Clinical Data

The FDA approval of perfluorohexyloctane ophthalmic solution was based on results from the GOBI and MOJAVE 57-day, multi-center, randomized, double-masked, saline-controlled studies, which enrolled a total of 1217 patients with a history of DED and clinical signs of MGD,4-5 a major cause of development and disease progression.8 An estimated 86% of people with DED have excessive tear evaporation whereby MGD is the major contributor.6-8

In the GOBI and MOJAVE phase 3 pivotal studies, perfluorohexyloctane ophthalmic solution met both primary sign and symptom efficacy endpoints. The two primary endpoints were change from baseline at week eight (day 57 ± 2) in total corneal fluorescein staining (tCFS) and eye dryness Visual Analog Scale (VAS) score. Patients experienced relief of symptoms as early as day 15 and through day 57 with statistically significant reduction in VAS eye dryness score favoring perfluorohexyloctane ophthalmic solution observed in both studies. Additionally, at days 15 and day 57, a significant reduction in tCFS favoring perfluorohexyloctane ophthalmic solution was observed in both studies.

The most common adverse reactions experienced with perfluorohexyloctane ophthalmic solution were blurred vision (1.3-3%) and eye redness (1-3%).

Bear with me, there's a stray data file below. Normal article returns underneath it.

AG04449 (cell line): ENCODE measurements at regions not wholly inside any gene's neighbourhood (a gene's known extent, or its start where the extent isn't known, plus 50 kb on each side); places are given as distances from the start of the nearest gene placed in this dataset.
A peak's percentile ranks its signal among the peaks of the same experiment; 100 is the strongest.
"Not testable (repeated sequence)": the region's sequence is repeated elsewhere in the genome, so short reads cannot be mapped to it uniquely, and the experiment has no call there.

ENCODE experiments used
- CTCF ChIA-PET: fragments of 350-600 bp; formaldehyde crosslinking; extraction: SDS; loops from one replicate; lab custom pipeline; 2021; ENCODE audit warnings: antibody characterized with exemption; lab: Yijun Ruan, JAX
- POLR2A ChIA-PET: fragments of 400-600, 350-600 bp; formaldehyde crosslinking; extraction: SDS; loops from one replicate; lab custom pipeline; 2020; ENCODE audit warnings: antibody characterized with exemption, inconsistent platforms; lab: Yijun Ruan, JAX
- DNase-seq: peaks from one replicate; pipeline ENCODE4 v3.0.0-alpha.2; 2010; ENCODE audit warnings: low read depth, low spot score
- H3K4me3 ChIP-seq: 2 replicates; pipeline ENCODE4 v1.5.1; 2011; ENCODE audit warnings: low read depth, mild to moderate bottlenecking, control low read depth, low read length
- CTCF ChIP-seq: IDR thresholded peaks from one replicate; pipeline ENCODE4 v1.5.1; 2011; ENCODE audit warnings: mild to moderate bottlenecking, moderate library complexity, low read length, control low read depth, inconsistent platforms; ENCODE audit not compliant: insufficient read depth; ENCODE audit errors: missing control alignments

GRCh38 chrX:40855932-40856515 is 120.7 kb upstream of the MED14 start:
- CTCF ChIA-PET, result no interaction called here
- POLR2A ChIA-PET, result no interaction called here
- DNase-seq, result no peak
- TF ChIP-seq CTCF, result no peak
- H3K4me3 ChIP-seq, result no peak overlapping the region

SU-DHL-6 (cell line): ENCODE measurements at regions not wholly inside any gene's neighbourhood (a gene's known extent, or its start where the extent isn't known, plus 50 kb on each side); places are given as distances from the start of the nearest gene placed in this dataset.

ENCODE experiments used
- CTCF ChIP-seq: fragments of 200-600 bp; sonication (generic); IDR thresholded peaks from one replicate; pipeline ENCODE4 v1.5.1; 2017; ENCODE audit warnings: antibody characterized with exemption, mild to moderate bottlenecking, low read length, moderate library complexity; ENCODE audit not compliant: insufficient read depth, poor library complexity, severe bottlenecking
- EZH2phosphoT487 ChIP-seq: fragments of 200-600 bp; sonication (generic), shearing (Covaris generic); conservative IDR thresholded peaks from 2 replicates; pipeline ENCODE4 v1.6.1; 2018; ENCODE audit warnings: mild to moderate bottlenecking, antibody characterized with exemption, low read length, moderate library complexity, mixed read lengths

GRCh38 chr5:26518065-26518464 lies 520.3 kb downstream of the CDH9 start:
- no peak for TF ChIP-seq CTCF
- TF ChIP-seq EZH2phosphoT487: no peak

References

  1. National Eye Institute. Dry Eye. Last updated April 8, 2022. Accessed May 2, 2023. https://www.nei.nih.gov/learn-about-eye-health/eye-conditions-and-diseases/dry-eye
  2. Craig JP, Nelson JD, Azar DT, et al. TFOS DEWS II report executive summary. Ocul Surf. 2017;15(4):802-812. doi:10.1016/j.jtos.2017.08.003
  3. Pflugfelder SC, Paiva CS. The pathophysiology of dry eye disease: what we know and future directions for research. Ophthalmology. 2017;124(suppl 11):S4-S13. doi:10.1016/j.ophtha.2017.07.010
  4. Tauber J, Berdy GJ, Wirta DL, et al. NOV03 for dry eye disease associated with meibomian gland dysfunction: Results of the Randomized Phase 3 GOBI Study. Ophthalmology. 2023;130(5):516-524. doi:10.1016/j.ophtha.2022.12.021
  5. Sheppard J, Kurata F, Epitropoulos AT, et al. NOV03 for signs and symptoms of dry eye disease associated with meibomian gland dysfunction: The randomized phase 3 Mojave study. American Journal of Ophthalmology. Published online ahead of print. March 20 2023. doi:10.1016/j.ajo.2023.03.008
  6. Chhadva P, Goldhardt R, Galor A. Meibomian Gland Disease: The Role of Gland Dysfunction in Dry Eye Disease. Ophthalmology. 2017;124(11S):S20-S26. doi:10.1016/j.ophtha.2017.05.031
  7. Findlay, Q., & Reid, K. (2018). Dry eye disease: when to treat and when to refer. Australian prescriber, 41(5), 160-163. https://doi.org/10.18773/austprescr.2018.048
  8. Lemp, MA, Crews, LA, Bron AJ. (2012). Distribution of Aqueous-Deficient and Evaporative Dry Eye in a Clinic-Based Patient Cohort: a retrospective study. Cornea, 31(5), 472-478. 2012;31(5):472-478. doi:10.109/ICO.0b013e318225415a.

Related Videos
© 2024 MJH Life Sciences

All rights reserved.